Paleo All-in-One For Dummies
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Eating out is an inevitable and pleasurable part of our culture. But when you’re committed to a Paleo diet, it becomes something of a challenge — although one you can meet with a little forethought and information.

Making informed choices

Here are some tips to help you win over your server and get the information you need to make Paleo-friendly choices:

  • Call ahead. Don’t be afraid to ask for what you need; people are often happy to accommodate you, especially if it means repeat business.

  • Ask about gluten. Although gluten-free options may still involve grains, a gluten-free menu is a good starting point for asking questions and finding meals that don’t include glutinous grains.

  • Say “no” to the pre-meal freebies. When the server delivers snacks like bread or chips with your menu, smile and say, “No, thank you.”

  • Ask about oils. Most restaurants use canola oil for their griddles, pan frying, deep frying, and salads. If you know you’re sensitive to oils high in omega-6 fatty acids, skip any foods cooked in canola oil.

  • Make substitutions. You can always swap side dishes — request a side of fruit instead of potatoes at breakfast, for example — or ask for a double order of good things like vegetables.

  • Get creative. Request that sauces be served on top of vegetables instead of pasta, or ask for sandwich fillings on a bed of lettuce instead of between bread.

  • Check the dressing. Factory-made salad dressings are notorious for including hidden sugars, soy, and corn, so ask your server about the salad dressing. If it’s commercially made, opt instead for vinegar or lemon juice and extra-virgin olive oil for your salad. Order whatever dressing you choose on the side so you can control your portion.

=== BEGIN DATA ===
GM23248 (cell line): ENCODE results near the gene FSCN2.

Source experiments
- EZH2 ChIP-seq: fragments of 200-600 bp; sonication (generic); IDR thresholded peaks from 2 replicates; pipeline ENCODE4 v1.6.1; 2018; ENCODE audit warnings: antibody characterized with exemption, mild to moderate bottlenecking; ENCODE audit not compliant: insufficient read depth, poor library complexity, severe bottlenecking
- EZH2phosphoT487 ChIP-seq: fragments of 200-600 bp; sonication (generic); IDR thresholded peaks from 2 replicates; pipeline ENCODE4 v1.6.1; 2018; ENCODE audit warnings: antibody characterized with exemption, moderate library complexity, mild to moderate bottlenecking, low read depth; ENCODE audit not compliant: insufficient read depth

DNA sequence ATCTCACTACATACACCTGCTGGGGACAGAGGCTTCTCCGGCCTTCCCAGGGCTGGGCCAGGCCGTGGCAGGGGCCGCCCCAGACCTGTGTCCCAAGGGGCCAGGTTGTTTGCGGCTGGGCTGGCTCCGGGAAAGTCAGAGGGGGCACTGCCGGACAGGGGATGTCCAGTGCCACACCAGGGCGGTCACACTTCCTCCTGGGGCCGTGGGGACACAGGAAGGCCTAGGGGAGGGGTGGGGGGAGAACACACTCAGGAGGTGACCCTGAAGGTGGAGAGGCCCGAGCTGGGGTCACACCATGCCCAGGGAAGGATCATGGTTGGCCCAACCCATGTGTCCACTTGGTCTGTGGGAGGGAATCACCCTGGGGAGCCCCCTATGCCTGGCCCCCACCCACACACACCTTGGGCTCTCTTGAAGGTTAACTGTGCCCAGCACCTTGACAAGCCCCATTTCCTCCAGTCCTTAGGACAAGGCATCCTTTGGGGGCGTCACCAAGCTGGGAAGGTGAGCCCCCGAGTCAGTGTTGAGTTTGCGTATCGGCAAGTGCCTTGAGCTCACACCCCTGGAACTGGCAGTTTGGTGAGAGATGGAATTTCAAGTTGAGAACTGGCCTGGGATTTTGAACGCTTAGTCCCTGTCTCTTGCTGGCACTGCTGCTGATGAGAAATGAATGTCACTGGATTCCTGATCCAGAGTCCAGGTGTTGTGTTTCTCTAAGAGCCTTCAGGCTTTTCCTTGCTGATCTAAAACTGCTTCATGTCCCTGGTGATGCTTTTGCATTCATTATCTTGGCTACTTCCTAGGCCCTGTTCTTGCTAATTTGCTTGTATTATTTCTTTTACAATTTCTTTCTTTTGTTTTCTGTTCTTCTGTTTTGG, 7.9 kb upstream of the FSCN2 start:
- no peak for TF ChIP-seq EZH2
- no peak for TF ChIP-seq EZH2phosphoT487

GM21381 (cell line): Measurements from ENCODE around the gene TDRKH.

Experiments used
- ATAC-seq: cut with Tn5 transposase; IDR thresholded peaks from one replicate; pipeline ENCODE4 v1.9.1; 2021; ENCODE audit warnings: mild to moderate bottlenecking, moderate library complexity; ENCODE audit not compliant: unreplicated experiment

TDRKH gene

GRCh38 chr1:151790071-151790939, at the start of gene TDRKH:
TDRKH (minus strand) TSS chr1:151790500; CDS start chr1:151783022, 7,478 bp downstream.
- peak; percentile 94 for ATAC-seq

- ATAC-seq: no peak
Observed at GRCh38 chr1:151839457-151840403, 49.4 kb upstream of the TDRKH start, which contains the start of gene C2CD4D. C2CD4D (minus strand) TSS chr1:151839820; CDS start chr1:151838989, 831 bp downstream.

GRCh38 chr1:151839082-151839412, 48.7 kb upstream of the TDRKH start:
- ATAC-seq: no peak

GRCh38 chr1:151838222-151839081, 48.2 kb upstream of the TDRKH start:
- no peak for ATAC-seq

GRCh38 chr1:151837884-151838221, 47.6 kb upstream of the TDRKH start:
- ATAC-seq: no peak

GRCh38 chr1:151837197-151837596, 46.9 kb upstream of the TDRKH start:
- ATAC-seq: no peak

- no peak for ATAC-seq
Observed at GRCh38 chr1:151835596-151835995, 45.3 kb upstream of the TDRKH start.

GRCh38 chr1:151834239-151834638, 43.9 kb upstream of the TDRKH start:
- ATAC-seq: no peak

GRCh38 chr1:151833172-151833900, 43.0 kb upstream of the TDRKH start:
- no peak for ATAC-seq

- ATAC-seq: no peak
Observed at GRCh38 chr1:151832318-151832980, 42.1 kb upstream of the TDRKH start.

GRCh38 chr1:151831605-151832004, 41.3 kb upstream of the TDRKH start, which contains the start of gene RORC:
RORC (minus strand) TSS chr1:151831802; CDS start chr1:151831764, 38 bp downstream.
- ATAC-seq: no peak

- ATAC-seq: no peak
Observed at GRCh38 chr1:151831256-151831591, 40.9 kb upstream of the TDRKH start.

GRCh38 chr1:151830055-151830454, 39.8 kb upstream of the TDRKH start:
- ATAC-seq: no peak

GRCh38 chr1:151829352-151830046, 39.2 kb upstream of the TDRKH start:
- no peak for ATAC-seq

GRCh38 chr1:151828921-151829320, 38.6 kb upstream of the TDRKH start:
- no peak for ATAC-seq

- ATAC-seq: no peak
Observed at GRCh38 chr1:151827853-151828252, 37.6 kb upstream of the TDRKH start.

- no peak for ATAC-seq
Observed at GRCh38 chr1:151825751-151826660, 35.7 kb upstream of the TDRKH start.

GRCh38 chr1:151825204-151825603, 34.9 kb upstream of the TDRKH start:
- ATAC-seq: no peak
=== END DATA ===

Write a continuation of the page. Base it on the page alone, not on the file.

Managing the restaurant menu

If you’re diligent and ask lots of questions, eating in a restaurant can be a fun, pleasurable experience. Remember: You’re not aiming for perfection. Just do your best, and then relax and savor your food.

Forget battered and crispy and look for these cooking methods and descriptions to find the most Paleo-friendly choices on the menu — and remember to ask clarifying questions of your server to verify ingredients and cooking methods.

  • Braised

  • Broiled

  • Grilled

  • Poached

  • Roasted

  • Sautéed

  • Smoked

  • Sous vide

  • Steamed

Beware of soups and stews. They can be a satisfying one-stop source of quality protein and vegetables, unless the chef thickens them with a flour-based roux or adds cream for a smooth texture. Ask lots of questions about soups and stews, including whether they contain soy, flour, other grains, or dairy.

Be inquisitive! Terms like salsa and relish usually indicate fresh vegetables diced and tossed together with seasonings to add zing to meats and vegetables, which means they can be Paleo friendly. But these condiments can also include added sugar, soy, and wheat, so ask plenty of questions before you dig in.

About This Article

This article is from the book:

About the book authors:

Dr. Kellyann Petrucci is the coauthor of the health and lifestyle books Living Paleo For Dummies and Boosting Your Immunity For Dummies. She also created the successful kids' health and wellness program Superkids Wellness and the Paleo door-to-door home delivery food service Living Paleo Foods.

Melissa Joulwan is the author of the paleo recipe and lifestyle blog

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